However, chemistry has a tendency to retain a lot of trivial names. The series of linear carboxylic acids, while easily named with IUPAC nomenclature, all have a separate set of historical names with varying usage frequency. These names, up to C10, are:

  • C1: Formic, “ant” - Formic acid is found in ant venom, and was originally isolated via the distillation of ant bodies.
  • C2: Acetic, “vinegar” - Acetic acid is the primary component of vinegar (after water).
  • C3: Propionic, “first fat” - Propionic acid is the first carboxylic acid to have physical properties similar to the archetypical fatty acid; Although miscible in water, addition of salt will cause a separate organic layer to form (unlike formic or acetic acid).
  • C4: Butyric, “butter” - As with many four-carbon compounds, butyric acid has the smell of rancid butter.
  • C5: Valeric - Valeric acid naturally occurs in the gardan valerian, V. officinalis.
  • C6/8/10: Caproic/Caprylic/Capric, “goat” - All three of these carboxylic acids have an unpleasant goat-like smell.
  • C7: Enanthic, “wine bloom” - The smell of enanthic acid is similar to wine that has gone bad.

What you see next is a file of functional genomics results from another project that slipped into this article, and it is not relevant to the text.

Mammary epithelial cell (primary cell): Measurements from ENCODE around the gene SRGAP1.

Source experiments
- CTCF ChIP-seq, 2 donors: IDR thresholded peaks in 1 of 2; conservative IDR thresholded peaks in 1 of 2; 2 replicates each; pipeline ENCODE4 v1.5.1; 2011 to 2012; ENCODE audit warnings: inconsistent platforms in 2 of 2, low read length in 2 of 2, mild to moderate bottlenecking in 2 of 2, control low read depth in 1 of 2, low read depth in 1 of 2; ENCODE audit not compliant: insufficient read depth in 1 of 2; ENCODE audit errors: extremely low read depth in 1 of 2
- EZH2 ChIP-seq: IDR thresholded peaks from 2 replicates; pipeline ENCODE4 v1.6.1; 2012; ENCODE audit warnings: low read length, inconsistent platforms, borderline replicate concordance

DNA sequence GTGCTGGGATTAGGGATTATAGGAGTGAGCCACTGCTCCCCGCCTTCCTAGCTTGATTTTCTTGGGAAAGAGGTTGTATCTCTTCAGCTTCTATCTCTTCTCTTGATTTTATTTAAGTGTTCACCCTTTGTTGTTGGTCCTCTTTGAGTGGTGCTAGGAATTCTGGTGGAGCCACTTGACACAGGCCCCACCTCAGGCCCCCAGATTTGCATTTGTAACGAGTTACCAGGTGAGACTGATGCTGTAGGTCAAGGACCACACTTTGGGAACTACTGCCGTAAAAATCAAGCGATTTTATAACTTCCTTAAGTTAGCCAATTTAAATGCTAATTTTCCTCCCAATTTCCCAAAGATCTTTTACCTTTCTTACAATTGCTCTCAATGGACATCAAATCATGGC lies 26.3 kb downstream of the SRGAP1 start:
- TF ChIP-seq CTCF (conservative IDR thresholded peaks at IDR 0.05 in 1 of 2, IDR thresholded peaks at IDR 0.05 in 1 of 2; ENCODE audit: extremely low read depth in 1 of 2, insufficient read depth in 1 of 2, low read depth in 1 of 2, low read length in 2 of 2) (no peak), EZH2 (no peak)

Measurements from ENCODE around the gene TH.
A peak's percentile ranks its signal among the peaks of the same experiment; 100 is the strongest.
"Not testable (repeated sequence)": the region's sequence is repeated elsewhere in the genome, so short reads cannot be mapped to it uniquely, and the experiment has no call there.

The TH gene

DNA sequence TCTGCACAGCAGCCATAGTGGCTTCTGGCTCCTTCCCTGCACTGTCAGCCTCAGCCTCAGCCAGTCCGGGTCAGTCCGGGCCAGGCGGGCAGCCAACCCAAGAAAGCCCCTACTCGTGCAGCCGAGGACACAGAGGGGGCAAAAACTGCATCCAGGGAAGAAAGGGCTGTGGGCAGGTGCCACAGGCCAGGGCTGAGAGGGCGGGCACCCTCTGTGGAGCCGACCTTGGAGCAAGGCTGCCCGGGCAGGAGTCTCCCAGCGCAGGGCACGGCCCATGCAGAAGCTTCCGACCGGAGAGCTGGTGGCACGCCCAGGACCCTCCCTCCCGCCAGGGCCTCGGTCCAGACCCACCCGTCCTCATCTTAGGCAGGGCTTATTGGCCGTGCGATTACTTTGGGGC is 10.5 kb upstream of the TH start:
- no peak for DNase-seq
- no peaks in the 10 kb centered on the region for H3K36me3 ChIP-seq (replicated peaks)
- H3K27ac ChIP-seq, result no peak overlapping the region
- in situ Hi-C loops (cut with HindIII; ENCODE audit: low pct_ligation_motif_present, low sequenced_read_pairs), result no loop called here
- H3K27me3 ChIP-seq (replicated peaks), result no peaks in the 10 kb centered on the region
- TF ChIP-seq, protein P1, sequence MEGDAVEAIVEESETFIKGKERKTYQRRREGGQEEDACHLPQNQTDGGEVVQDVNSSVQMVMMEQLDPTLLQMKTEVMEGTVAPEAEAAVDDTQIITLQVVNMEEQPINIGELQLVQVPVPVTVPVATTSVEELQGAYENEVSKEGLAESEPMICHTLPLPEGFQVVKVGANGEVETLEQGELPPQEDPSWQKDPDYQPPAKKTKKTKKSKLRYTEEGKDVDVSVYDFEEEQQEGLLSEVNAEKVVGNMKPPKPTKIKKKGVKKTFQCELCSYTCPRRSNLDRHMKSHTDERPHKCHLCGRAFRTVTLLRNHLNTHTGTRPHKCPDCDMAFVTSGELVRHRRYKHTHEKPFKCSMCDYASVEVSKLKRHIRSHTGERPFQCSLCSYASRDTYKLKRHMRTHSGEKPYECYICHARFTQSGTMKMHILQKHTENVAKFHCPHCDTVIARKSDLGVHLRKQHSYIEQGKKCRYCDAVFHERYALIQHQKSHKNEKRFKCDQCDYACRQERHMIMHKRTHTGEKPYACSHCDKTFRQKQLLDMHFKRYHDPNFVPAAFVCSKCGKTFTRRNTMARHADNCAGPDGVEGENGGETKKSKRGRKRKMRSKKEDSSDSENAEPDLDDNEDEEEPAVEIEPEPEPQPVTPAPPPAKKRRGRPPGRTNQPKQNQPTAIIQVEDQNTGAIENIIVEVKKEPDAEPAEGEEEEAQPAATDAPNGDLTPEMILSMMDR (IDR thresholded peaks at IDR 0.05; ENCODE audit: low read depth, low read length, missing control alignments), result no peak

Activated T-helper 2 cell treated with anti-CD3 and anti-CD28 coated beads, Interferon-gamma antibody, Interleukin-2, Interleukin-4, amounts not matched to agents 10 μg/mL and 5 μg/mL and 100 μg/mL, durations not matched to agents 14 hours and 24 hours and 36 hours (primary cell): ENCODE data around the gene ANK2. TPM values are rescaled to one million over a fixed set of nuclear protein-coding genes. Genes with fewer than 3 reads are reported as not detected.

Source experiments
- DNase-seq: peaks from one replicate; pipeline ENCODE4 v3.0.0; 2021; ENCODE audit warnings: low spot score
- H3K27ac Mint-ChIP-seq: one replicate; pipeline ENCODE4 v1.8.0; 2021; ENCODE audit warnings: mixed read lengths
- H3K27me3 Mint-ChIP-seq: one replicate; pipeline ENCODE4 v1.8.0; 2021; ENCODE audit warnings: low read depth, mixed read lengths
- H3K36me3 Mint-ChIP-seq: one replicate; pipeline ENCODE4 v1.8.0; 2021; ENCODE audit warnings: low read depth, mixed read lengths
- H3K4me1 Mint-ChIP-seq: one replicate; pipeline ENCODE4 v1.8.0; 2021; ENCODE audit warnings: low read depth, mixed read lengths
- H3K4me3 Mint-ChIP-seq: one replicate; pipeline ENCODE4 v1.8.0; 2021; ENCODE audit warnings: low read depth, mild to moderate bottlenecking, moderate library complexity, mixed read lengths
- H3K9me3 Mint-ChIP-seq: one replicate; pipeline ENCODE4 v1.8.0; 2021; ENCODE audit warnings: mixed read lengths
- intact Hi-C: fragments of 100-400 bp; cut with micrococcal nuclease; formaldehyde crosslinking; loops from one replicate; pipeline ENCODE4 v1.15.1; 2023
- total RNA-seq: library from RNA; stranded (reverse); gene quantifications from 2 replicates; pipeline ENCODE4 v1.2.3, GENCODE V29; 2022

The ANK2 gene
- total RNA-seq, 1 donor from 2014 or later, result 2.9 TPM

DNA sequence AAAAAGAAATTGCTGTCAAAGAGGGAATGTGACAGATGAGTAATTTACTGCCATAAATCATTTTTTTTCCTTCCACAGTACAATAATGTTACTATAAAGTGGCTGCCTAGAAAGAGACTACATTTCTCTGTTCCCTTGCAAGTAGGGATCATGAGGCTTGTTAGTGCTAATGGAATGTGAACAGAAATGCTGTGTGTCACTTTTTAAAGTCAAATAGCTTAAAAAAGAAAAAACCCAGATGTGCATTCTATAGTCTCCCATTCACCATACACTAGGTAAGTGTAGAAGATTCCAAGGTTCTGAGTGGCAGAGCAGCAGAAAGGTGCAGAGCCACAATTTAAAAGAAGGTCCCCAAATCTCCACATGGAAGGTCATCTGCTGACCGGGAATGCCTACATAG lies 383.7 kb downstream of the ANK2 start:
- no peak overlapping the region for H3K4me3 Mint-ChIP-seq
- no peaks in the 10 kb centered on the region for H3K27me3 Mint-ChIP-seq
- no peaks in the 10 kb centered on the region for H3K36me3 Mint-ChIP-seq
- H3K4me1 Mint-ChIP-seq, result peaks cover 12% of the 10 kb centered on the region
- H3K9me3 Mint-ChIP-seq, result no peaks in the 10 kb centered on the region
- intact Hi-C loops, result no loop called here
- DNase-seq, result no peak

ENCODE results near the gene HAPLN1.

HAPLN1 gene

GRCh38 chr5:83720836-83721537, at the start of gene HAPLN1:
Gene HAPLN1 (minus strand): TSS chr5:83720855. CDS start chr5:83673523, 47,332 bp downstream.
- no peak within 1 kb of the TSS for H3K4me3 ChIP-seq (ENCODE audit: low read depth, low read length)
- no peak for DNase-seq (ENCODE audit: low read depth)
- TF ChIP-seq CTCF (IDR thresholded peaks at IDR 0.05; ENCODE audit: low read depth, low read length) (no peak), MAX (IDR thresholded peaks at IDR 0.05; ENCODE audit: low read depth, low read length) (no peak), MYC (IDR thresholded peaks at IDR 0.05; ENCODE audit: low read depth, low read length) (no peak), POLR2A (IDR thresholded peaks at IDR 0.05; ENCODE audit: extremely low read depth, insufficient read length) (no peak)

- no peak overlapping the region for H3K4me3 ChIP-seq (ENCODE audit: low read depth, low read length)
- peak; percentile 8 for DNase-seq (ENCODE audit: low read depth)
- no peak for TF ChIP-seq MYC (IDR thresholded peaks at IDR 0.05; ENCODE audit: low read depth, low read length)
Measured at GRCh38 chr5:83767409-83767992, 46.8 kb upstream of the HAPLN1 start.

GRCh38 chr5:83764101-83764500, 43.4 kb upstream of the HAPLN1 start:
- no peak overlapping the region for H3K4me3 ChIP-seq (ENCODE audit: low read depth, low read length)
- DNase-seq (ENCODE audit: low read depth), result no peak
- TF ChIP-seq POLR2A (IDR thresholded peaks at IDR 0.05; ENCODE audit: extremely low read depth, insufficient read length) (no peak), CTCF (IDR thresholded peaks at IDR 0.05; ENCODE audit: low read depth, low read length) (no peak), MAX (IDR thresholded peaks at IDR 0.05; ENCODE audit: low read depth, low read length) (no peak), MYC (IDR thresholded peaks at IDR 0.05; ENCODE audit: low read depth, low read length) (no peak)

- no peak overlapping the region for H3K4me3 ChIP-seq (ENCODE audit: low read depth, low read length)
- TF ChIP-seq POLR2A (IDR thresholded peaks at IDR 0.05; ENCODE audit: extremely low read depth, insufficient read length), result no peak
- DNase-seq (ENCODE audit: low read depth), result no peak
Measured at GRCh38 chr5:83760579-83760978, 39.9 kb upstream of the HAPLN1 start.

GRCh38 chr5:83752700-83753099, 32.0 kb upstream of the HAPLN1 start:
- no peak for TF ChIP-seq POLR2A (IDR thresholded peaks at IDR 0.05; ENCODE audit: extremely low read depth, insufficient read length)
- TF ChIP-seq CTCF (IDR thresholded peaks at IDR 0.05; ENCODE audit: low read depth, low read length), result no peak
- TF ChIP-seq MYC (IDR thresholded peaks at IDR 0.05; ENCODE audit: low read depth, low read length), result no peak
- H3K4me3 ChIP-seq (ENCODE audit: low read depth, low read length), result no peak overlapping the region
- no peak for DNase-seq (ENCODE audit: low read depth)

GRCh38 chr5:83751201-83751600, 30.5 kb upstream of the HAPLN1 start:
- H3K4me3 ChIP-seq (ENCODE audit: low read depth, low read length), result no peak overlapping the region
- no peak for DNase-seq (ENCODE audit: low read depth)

• C9: Pelargonic - Pelargonic acid is found in geraniums, genus Pelargonium

As the number of carbons in the carboxylic acid increases, the frequency of the common name in the chemical fields tends to decrease: C1 and C2 acids are exclusively known as formic and acetic acid, C3~C5 acids are called by either name, and C6+ acids are generally known by their IUPAC name. Biochemical and biological fields use the trivial names more frequently (for example, cholesteryl pelargonate and testosterone enanthate). Lactones and lactams are also sometimes named using these trivial names (γ-valerolactone, ε-caprolactam, etc.).

IUPAC, Joint Institute for Nuclear Research, Lawrence Livermore National Laboratory: Name new element 117 Octarine, in honour of Terry Pratchett's Discworld